Outside City Hall the crowds have thinned, but students still throng the steps and photographers slouch against tripods. Just in case.
It’s another Friday morning in the muggy heat of Jakarta, the capital of Indonesia, whose noisy roads are permanently clogged like the arteries of a heart-attack patient.
We’ve just missed the man trying to do something about it. Joko Widodo, the governor of Jakarta since 2012, has made Fridays his own cycle-to-work day in the hope of persuading more of the city’s 10 million residents – swelling to 28 million if you count the outer suburbs – to give up their cars. But because this is Joko Widodo, or Jokowi as he is known, the journey has become an event for locals and press alike who follow him until he disappears inside the white building.
You suspect he doesn’t mind the attention. The provincial furniture salesman only burst on to the political scene nine years ago, gaining a reputation as a man of the people after unscheduled tours of the city’s poorest neighbourhoods and spot-checks on local government offices.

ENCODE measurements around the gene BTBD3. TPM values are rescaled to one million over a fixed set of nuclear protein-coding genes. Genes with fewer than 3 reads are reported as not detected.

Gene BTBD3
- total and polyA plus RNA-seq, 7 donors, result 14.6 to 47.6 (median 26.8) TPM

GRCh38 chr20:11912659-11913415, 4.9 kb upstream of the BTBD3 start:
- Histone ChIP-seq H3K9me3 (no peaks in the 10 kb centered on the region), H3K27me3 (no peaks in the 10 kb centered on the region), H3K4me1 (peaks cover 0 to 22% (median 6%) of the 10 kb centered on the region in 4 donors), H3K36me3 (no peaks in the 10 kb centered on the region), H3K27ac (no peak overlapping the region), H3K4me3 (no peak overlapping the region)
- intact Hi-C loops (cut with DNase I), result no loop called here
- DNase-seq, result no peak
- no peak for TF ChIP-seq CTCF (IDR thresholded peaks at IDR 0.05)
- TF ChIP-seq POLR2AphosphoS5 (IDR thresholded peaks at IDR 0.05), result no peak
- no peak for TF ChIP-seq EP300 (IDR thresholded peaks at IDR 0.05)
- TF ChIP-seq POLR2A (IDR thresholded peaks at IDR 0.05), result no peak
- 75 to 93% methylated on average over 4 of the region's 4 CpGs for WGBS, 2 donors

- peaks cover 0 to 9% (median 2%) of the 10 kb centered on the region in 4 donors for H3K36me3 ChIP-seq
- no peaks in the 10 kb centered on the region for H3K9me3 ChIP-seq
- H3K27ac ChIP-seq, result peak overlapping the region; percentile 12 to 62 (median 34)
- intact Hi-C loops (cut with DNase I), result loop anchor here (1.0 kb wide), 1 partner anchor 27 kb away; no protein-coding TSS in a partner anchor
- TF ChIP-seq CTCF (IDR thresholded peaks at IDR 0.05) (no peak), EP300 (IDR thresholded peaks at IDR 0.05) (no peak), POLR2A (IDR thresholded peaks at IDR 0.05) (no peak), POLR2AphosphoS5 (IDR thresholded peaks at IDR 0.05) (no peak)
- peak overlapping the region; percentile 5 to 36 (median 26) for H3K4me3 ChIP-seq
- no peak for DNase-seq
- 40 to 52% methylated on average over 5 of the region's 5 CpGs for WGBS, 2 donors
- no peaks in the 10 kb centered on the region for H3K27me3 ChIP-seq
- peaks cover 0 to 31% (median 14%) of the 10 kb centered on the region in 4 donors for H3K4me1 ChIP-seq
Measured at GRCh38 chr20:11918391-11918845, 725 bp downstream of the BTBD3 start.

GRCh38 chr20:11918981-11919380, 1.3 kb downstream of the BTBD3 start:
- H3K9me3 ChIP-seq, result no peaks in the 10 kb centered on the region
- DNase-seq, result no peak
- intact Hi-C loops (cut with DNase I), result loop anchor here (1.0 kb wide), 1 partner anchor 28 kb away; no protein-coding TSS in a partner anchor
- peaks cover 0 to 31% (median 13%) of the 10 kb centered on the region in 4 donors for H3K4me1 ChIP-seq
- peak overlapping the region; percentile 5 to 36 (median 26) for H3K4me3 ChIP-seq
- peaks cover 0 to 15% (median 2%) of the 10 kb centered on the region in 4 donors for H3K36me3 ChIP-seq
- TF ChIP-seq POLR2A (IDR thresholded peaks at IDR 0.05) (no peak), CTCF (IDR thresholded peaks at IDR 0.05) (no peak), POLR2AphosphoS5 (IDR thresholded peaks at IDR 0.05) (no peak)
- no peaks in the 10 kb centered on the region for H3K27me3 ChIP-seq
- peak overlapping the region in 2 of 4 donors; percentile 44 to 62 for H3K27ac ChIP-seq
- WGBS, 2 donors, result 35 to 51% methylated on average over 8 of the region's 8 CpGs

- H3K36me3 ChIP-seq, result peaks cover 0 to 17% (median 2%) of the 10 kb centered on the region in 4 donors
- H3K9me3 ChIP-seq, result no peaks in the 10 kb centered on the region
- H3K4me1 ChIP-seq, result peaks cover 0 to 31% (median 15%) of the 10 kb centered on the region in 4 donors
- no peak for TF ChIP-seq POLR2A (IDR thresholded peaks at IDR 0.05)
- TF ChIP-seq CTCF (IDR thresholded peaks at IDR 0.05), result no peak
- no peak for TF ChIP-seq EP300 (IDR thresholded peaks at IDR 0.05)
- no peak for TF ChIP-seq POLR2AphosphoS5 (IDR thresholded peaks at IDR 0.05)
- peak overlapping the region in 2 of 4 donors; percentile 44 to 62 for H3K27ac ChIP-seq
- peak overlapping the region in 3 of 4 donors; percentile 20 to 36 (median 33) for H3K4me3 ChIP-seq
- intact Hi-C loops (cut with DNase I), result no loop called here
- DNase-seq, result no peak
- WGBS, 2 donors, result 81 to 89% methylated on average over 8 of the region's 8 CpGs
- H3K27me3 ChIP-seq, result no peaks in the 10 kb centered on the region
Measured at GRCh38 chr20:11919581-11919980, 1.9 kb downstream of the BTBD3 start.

Supporters hope he will be Indonesia’s presidential candidate this year, and argue he is the country’s best chance of tackling the endemic problems of corruption and poverty.
Hold on: a larger-than-life, bicycling city leader who keeps getting linked with higher office? No wonder he is now being called the Boris Johnson of Asia.
But here the similarities end. While Boris tries to build on London’s Olympic glory with new construction projects and an influx of international investors and tourists, Jokowi, 52, is grappling with a sprawling city that has outgrown itself.
Within hours of that bike ride, the rains come again. Jakarta’s 13 rivers churn and swell. Roads flood, causing traffic chaos. Teenage girls link arms and march through the mud-brown water; young boys swim and splash, while their older brothers earn a few rupiahs diverting motorists from the worst of the deluge.